Maintainability is a major stake of professional software development. Indeed, maintenance is nearly always the longest part of a software life cycle, as it lasts from the project release until basically the end of times.
Moreover, projects being in maintenance represent a large majority of the overall number of projects. According to http://www.vlegaci.com/298/interesting-statistics-%E2%80%93-numbers-of-programmers-in-maintenance-vs-development/, the proportion of projects being in maintenance is about 2/3.
I recently came across this question, where the guy looks pretty surprised discovering that his job is mainly about maintenance. I then decided to open a discussion (french) on the main site of the French community of software development professionals (http://www.developpez.com/). The discussion is entitled "Are students well-enough trained to the reality of professional software development?" and is mainly about maintainability. It was pointed out that, at least in France, people are not well-enough prepared to face maintenance in both aspects of it:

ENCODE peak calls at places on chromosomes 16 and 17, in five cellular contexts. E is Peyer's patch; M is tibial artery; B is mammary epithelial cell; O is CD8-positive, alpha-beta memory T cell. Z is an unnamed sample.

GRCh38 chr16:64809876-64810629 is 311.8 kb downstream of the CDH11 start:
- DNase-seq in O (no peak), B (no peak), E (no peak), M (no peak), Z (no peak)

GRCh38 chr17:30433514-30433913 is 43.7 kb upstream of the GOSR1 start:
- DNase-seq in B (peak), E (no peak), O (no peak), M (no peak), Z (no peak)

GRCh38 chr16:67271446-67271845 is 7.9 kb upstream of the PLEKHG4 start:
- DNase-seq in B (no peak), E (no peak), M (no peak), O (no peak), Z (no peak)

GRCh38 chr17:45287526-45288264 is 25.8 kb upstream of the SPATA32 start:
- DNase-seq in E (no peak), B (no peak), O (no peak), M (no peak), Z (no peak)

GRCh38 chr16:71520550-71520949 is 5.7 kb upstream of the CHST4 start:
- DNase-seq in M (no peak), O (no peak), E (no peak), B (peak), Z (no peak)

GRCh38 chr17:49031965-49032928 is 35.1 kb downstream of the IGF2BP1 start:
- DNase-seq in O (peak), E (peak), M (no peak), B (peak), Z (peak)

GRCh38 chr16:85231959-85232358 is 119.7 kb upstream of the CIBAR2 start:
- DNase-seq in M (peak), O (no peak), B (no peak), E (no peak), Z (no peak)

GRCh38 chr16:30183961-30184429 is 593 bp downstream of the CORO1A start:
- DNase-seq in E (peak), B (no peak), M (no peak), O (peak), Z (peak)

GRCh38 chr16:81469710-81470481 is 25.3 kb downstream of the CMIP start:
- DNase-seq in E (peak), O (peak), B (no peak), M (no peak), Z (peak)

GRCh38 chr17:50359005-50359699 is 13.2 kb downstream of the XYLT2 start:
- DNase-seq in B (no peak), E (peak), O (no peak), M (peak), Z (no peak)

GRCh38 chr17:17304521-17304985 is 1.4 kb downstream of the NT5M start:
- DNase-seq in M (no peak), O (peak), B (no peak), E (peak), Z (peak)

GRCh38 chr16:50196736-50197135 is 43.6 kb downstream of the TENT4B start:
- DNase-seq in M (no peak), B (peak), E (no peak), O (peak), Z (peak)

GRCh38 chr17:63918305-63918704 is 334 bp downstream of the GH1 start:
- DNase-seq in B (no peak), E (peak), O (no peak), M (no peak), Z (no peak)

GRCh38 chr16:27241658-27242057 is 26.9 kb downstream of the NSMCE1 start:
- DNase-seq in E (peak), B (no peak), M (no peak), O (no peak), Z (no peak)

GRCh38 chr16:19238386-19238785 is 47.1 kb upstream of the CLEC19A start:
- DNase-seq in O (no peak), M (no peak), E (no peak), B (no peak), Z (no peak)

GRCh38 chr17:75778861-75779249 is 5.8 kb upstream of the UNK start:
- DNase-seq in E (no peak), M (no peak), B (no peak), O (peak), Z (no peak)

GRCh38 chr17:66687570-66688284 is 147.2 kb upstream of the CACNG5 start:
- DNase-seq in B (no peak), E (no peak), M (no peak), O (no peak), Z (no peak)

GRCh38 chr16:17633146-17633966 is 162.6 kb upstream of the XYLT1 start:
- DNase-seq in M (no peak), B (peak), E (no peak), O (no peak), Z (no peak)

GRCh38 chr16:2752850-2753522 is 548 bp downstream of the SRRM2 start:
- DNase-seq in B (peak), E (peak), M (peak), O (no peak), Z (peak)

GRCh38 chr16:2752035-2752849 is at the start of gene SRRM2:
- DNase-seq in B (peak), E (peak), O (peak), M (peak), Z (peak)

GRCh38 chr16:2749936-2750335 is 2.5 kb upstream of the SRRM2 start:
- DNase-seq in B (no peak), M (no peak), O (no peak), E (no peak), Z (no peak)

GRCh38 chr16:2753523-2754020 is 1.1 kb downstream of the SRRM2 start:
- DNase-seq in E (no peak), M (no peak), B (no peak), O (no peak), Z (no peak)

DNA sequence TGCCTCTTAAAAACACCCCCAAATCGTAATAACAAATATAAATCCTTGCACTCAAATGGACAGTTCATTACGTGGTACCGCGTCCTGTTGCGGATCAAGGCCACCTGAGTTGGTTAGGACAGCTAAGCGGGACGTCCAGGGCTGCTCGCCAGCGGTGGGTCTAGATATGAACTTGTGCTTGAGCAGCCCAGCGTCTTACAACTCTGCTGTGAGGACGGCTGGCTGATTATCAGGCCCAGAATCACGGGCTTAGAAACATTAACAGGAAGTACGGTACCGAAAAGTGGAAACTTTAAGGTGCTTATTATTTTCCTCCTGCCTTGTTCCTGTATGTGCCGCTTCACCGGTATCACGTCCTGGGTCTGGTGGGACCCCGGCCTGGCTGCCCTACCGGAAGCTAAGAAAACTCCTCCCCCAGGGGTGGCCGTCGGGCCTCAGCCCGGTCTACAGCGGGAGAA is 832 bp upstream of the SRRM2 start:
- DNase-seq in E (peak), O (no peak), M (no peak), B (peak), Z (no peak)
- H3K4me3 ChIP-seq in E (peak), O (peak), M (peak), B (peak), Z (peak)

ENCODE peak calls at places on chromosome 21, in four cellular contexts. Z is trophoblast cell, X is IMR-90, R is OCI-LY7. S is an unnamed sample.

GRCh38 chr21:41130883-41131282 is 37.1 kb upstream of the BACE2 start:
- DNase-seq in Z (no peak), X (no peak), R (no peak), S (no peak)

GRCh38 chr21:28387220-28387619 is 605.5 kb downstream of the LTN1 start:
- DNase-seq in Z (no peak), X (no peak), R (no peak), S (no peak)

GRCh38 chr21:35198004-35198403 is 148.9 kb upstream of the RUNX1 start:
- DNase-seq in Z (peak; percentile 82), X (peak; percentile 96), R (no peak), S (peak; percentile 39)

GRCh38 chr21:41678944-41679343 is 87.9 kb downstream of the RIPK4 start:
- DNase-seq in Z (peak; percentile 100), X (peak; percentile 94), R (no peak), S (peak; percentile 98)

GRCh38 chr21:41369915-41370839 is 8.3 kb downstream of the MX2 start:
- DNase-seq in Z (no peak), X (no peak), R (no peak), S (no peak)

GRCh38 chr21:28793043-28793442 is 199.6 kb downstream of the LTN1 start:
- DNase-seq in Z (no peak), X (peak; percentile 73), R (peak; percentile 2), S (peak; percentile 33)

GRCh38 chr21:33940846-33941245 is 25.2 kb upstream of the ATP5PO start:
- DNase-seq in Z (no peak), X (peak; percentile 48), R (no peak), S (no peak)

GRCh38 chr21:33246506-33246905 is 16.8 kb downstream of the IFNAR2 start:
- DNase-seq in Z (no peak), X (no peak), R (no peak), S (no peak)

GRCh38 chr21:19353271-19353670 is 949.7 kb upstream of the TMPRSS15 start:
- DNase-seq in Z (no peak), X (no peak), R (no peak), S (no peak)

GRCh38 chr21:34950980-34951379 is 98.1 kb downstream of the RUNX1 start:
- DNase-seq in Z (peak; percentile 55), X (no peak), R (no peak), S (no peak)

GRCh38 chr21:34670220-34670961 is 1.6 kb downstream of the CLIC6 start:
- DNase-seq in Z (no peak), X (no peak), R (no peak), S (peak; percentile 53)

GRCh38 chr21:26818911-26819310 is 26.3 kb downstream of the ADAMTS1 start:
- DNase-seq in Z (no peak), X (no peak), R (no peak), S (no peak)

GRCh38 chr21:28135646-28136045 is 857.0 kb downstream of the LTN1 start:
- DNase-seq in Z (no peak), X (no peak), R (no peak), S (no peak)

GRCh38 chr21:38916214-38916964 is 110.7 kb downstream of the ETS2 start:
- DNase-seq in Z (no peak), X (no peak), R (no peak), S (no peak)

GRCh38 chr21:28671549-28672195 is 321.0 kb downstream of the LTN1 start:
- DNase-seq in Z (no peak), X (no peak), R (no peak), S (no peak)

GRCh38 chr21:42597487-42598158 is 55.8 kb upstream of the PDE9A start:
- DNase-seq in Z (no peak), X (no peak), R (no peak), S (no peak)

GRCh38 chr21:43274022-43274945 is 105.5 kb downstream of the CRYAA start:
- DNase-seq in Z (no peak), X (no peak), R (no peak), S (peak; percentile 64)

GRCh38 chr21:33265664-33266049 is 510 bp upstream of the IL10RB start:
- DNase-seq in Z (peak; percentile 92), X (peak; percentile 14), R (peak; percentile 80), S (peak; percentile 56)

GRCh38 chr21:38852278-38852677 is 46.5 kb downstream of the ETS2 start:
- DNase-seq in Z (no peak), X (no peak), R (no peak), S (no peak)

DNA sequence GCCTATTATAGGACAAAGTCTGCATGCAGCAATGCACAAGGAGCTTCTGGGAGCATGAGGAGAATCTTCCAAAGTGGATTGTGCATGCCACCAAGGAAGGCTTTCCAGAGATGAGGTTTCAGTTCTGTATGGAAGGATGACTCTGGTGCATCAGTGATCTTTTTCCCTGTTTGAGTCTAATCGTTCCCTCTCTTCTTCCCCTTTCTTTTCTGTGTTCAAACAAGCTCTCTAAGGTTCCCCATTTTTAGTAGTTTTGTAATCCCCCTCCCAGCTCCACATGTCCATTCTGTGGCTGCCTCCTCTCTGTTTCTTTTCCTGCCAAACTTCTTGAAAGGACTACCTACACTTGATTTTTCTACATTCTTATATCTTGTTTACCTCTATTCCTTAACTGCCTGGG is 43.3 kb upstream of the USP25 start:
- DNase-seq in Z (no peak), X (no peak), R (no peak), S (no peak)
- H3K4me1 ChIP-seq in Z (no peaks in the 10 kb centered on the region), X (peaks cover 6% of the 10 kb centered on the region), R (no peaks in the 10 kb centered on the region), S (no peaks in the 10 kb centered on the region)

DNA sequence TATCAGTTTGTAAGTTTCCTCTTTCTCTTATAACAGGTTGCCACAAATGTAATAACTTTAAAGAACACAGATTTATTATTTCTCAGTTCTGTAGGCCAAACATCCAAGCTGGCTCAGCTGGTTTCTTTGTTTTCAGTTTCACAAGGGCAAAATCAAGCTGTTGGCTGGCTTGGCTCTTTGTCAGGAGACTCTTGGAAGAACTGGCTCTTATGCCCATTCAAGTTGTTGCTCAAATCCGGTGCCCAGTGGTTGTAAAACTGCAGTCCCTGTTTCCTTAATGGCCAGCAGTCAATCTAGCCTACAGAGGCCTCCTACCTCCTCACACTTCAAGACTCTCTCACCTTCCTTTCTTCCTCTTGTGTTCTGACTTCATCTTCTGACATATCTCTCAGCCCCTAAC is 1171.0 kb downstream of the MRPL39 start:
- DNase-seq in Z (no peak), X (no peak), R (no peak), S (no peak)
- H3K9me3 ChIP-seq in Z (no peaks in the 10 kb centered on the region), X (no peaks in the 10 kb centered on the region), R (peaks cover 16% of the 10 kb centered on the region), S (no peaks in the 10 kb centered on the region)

- maintain existing code
- make maintainable code
My question here echoes to this discussion and aims at finding a good way to teach maintainability.
- How can we teach maintainability?
- What kind of exercise would you suggest?
- If you have been well-trained regarding maintainability, what particular kind of courses did you take?
 After some misunderstanding, I think I must clarify my question. As a project leader and software developer, I often work with trainees or freshly graduated students. I once was freshly graduated myself. The thing is that students are usually unfamiliar with principles such as SOLID that increase the maintainability of a project. We often end up having important difficulties making projects evolve (low maintainability). What I am looking for here is a concrete academical example of successful teaching about the importance of maintainability and how to make better code regarding this particular point; or possible suggestions to improve the way students are trained.